What is the official policy — today — of the United States in respect of Ukraine and the Bidens? Is it that Ukraine should investigate the Burisma energy company’s employment of the son of Vice President Biden? The veep’s son was pulling down something like $80,000 a month while his father was vice president. Is it the policy of the United States that Ukraine’s government should look into this?
We pose the question because of the reassignment of Lieutenant Colonel Alexander Vindmam. He was an aide on the National Security Council who testified during the Trump impeachment that he was uncomfortable with the President’s request that Ukraine undertake such an investigation. On Friday, the colonel was cashiered from the NSC as part of what the press is calling a “purge.”
Fair enough. Purge is a classical word. What, though, about the policy question? In considering whether Lieutenant Colonel Vindman should have been fired, it would help to know whether the matter he is uncomfortable with is official American policy. If asking Ukraine to investigate the Bidens is official policy and the colonel can’t support it, what claim would he have to serve on the National Security Council?
One can see where we’re going with this. You might say, of course it wasn’t official policy. That, after all, is what the impeachment was all about — the House concluded that it was a high crime or misdemeanor for President Trump to pressure a foreign country to investigate the son of a political opponent for taking 80,000 spondulix a month from a foreign company looking for influence here.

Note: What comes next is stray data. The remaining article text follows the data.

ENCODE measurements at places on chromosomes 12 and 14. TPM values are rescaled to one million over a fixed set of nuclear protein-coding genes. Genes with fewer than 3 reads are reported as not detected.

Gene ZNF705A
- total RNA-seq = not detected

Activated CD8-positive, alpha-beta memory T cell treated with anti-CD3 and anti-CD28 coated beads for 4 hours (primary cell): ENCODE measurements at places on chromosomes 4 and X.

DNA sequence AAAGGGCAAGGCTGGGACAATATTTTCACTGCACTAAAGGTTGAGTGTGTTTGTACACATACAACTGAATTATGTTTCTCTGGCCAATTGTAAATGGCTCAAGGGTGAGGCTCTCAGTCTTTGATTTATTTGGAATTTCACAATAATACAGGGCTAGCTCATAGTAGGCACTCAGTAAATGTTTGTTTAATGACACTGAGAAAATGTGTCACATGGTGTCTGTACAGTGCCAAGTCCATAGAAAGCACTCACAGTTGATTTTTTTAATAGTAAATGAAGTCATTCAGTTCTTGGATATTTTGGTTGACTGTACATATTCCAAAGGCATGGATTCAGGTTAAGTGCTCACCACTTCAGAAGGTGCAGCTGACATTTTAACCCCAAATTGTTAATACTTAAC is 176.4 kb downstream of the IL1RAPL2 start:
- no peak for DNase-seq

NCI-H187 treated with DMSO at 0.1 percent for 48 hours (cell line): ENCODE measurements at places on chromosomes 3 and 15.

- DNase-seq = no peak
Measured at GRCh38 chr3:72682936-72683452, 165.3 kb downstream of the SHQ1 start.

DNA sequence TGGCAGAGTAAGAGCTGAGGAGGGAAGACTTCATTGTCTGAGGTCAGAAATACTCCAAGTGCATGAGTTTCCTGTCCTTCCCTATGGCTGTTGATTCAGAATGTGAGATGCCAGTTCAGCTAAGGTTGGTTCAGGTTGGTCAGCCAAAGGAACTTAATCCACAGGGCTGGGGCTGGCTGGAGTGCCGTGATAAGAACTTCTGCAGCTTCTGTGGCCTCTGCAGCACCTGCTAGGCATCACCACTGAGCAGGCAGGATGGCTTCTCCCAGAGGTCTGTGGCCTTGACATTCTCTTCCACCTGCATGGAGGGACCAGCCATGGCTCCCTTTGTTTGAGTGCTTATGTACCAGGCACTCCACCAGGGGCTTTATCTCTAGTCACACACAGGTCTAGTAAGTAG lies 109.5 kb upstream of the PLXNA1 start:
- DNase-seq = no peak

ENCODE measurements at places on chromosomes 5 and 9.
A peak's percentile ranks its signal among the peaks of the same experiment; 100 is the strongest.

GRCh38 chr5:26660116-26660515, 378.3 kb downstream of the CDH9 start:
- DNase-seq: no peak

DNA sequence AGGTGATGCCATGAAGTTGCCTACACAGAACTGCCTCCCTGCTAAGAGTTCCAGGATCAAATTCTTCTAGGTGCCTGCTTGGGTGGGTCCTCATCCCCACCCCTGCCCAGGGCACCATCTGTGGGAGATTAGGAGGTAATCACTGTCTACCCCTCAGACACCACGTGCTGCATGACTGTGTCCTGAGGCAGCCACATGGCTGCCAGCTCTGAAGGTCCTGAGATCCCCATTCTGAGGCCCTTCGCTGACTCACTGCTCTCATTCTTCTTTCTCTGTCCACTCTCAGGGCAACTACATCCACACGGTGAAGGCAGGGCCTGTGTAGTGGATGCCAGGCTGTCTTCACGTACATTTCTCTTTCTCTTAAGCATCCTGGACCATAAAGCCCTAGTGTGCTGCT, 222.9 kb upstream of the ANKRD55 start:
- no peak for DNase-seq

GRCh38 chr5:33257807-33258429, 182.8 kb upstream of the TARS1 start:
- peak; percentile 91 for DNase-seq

Yes, but what about the acquittal? The House may have reckoned it was a high crime or misdemeanor, but the President said otherwise. And when it was examined by, in the Senate, the body with the sole power to make a decision, the President was acquitted. The Senate discovered that he was not guilty. The transcript made it clear that the President asked for Ukraine to investigate the Bidens. It just wasn’t a high crime or misdemeanor.
So where does that leave the request for an investigation? Is it or is it not an official policy of America? Here the thing to keep in mind is a difference between, on the one hand, the executive branch and, on the other hand, the legislative and judicial branches. In the latter two branches, the power is parceled out among many individuals — 535 members of congress, say, or 870 United States judges.
In the executive branch, by contrast, power is vested in one individual, the president. All the others — secretaries of defense and state, the surgeon general, even lieutenant colonels in the Army — serve under the president. So it seems that a request made by the President for Ukraine to undertake an investigation of the Bidens stands as official policy of the United States.
It looks to us from a distance — the Sun is no insider — that Lieutenant Colonel Vindman might have salvaged his situation at the NSC. He could have said, “I accept the decision of the duly constituted body to decide high crimes and misdemeanors, and now that the Senate has spoken, I’m okay with the President asking Ukraine for an investigation. Sorry for the trouble.”
Instead, the hapless colonel seems as uncomfortable as he always was. Hence his removal from the NSC. Let it be a reminder to our young people dreaming of helping to formulate policy in Washington. The Constitution to which you’ll be sworn is a stern taskmaster. When you help launch a constitutional process (a trial, an impeachment, an election) you’re bound to accept the constitutional conclusion — or you risk being purged.